The Jail Dogs of Gwinnett County

Tuesday, August 21st, 2012

This is a bit surprising, given where it’s taking place.

But credit where credit is due. This is a truly wonderful program.

(–Radley)

 

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9 Responses to “The Jail Dogs of Gwinnett County”

  1. #1 |  Eric | 

    Well I got a little misty. Thanks for posting this Radley.

  2. #2 |  CyniCAl | 

    The most amazing part of the video was the part where a dog jumped up on a LEO and sniffed her and she didn’t shoot and kill it. I was genuinely shocked by that.

  3. #3 |  Helmut O' Hooligan | 

    “At times all of us envy the animals. They suffer and die, but they do not seem to make a ‘problem’ of it. Their lives seem to have so few complications. They eat when they are hungry and sleep when they are tired, and instinct rather than anxiety seems to govern their few preparations for the future. As far as we can judge, every animal is so busy with what he is doing at the moment that it never enters his head to ask whether life has a meaning or a future. For the animal, happiness consists in enjoying life in the immediate present–not in the assurance that there is a whole future of joys ahead of him.”
    Alan Watts in “The Wisdom of Insecurity”

    Thank you for sharing this video, Radley. It was very moving.

    Pet therapy is also available in the hospital where I work. Whether you are an inmate or a patient you are temporarily removed from your community. All too often, experiences like this cause one to be consumed by their fears of what tomorrow may bring. A feeling of isolation also may occur. Spending time with dogs can really reduce your stress. I certainly feel less stressed when I am with my dog.

    As Watts suggests, dogs can give us a glimpse of what it is like to be present in the moment and not consumed with a past that is already gone or a future that does not, in reality, exist. They may also remind us of our intimate connection to the natural world. It is harmful to view ourselves as completely separate from the environment which nourishes us. It is dangerous to take the view that we must dominate nature and other people. It is precisely this view that has produced war, bigotry, mass incarceration and degradation of the environment. Why dominate when you can cooperate? Destroy others, destroy the environment and your are ultimately destroying yourself. It would be wonderful if the inmates–and their guards–could learn this lesson.

  4. #4 |  Boyd Durkin | 

    Even if it is just the faint hint of the beginning of a crack in the perverted and archaic way the USG treats its prison population, it should be cheered.

    I hope I live to see full reform (and not bullshit “reform” that makes things worse…like health care “reform”).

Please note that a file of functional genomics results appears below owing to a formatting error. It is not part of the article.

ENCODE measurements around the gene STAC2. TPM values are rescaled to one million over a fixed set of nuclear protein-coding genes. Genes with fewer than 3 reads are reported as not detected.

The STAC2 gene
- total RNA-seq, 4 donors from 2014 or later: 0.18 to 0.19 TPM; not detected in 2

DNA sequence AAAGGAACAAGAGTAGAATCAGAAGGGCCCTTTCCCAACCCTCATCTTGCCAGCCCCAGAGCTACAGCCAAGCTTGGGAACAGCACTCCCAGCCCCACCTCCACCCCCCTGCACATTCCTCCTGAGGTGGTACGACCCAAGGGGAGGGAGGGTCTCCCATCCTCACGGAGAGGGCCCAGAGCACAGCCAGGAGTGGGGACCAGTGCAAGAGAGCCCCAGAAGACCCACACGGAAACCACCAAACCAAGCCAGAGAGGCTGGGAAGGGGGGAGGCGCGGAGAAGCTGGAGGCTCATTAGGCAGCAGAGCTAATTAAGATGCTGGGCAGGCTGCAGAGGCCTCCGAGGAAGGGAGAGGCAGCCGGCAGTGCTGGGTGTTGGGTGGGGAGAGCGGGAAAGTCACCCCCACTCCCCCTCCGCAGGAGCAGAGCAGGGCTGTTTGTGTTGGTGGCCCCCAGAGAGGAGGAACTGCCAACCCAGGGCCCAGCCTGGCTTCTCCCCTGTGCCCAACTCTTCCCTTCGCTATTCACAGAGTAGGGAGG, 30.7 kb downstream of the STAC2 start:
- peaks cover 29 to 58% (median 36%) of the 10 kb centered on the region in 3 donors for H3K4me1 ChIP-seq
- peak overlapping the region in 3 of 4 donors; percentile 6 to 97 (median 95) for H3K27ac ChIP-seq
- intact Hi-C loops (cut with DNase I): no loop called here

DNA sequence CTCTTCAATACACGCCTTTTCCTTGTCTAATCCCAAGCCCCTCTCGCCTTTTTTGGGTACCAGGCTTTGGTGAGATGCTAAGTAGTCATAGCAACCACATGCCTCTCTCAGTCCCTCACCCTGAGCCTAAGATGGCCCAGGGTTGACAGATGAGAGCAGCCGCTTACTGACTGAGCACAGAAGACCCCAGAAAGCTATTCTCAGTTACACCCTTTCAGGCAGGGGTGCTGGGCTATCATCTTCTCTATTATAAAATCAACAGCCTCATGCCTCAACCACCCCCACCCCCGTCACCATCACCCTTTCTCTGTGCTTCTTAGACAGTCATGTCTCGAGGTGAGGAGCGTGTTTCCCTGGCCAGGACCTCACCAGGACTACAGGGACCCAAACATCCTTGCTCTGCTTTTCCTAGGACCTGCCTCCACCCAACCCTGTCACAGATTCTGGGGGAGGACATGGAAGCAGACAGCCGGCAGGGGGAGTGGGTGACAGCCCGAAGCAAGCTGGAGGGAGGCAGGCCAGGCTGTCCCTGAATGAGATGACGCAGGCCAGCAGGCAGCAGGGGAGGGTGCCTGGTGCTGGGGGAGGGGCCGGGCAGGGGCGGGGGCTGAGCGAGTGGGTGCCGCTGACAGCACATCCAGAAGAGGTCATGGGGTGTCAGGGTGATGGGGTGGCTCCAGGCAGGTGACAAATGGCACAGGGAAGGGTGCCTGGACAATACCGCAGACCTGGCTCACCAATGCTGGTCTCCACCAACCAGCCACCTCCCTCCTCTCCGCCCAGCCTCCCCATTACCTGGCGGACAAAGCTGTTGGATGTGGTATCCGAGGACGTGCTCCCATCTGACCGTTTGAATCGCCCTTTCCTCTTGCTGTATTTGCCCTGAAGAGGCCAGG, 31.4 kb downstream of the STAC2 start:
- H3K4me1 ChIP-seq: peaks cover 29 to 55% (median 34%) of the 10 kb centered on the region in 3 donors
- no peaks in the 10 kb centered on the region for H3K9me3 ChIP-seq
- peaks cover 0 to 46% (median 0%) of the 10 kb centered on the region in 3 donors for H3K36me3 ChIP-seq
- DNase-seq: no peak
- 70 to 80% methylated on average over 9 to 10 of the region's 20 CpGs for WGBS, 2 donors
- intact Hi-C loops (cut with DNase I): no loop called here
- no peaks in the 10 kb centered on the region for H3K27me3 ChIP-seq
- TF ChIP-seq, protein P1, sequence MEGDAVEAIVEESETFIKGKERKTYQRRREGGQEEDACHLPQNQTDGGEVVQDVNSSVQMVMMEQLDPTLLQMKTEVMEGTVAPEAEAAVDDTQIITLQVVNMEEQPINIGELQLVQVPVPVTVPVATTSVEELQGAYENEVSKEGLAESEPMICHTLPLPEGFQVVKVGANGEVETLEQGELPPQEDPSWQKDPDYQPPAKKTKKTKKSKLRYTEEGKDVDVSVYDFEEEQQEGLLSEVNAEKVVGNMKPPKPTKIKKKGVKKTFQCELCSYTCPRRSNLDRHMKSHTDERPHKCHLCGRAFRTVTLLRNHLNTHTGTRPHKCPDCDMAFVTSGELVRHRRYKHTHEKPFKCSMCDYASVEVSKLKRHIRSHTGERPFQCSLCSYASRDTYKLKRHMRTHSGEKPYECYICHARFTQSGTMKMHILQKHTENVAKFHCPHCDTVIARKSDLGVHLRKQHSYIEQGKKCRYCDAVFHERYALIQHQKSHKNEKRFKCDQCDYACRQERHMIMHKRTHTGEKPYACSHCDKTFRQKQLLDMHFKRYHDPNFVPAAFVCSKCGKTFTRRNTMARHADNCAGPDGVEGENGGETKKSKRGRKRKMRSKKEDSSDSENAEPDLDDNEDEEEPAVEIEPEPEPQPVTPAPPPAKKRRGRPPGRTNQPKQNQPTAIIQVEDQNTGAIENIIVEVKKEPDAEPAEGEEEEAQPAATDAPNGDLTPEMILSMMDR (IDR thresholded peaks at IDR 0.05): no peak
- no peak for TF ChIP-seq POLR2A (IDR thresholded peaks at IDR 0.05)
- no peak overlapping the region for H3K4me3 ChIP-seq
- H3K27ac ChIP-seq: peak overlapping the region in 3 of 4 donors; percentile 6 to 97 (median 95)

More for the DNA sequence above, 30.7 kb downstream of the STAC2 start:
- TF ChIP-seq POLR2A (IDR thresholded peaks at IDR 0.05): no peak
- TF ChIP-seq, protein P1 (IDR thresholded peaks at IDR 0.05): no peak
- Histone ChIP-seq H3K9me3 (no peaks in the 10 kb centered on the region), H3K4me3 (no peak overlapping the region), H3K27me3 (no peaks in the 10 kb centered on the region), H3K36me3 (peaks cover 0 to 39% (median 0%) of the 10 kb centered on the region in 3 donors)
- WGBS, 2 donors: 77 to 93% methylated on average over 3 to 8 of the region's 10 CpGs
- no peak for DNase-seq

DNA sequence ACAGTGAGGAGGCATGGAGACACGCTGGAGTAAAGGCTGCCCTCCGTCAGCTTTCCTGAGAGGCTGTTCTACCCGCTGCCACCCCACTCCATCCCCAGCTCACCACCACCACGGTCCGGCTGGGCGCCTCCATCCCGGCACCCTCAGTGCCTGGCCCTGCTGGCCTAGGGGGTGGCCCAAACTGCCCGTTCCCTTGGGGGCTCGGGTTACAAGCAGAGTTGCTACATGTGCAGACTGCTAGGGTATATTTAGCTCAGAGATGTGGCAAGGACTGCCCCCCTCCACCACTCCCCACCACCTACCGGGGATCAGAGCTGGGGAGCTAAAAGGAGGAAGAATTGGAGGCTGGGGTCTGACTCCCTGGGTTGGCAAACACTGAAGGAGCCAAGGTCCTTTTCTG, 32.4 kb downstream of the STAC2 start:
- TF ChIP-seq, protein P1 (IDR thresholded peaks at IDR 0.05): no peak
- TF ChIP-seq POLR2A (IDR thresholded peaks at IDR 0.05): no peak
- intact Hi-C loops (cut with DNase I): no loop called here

5. #5 |  Hugh | 

    My daughter has a dog trained by the inmates at the Purdy Women’s Prison – the best trained and behaved dog I have ever met.

    http://www.prisonpetpartnership.org/

  6. #6 |  el coronado | 

    I’ll be damned. It’s that one time in a million when government – and *cops*, at that! – stumble into a win-win situation, and somehow don’t screw it up. Oh, sure, I only give it 5 years or until a new hardass Sheriff gets elected, but still: it always nice to read about an unexpected minor miracle now & then, ain’t it? Especially when dogs get loved/saved/adopted because of it!!

  7. #7 |  Jen | 

    Oh, wow. Thank you so much for this. I am a long time Agitator reader and fan, and have been involved with Jail Dogs since its inception in February 2010. I feel like we’ve made the big time now. =)

    Sheriff Conway, the Gwinnett Sheriff, is the real deal. He has a pit he personally rescued from NO when he and a team of his deputies went down to assist after Katrina; he’s put up his own money as incentive to bust dogfighters; and Gwinnett is the cleanest and most professionally run jail in the metro Atlanta area. Jail Dogs was his idea; he’s put up his unit and his staff to make it happen, in partnership with the rescue I work with. We’ve saved over 120 dogs from euthanasia since we’ve started. Coincidentally, the Sheriff is the most popular elected official in the county by a very large margin; I don’t think he’ll be voted out anytime soon (no one even bothers to run against him).

    One of the neatest things about the program is talking to the inmate handlers, about how the dogs and their needs have changed these guys’ worldviews totally around. We can’t really track recidivism because it’s a jail and not a prison, but anecdotally, we think we’re making a difference for them. They really do love the dogs, and while it’s hard for them when they’re adopted out, they know that it’s the best thing for the dogs. We’ve adopted some dogs to handlers once they’ve been released as well.

    Again, thank you so much for the post. Love from Brauny, Dizzy, Autumn, Stormy, Hank Williams, Kit Kat, Buffy, Hoss, Midnight, Jaka, Sampson, Brillo, Scarlett, Chico, Loki, Queenie and Salsa.

  8. #8 |  Sandy | 

    I’ve worked in animal rescue as a foster parent and doggy rehabilitator for years and this still made me tear up. Thank you very much for posting.

  9. #9 |  Maria | 

    It’s nice to see a little bit of sanity, service, and hope in a system that’s so very broken.

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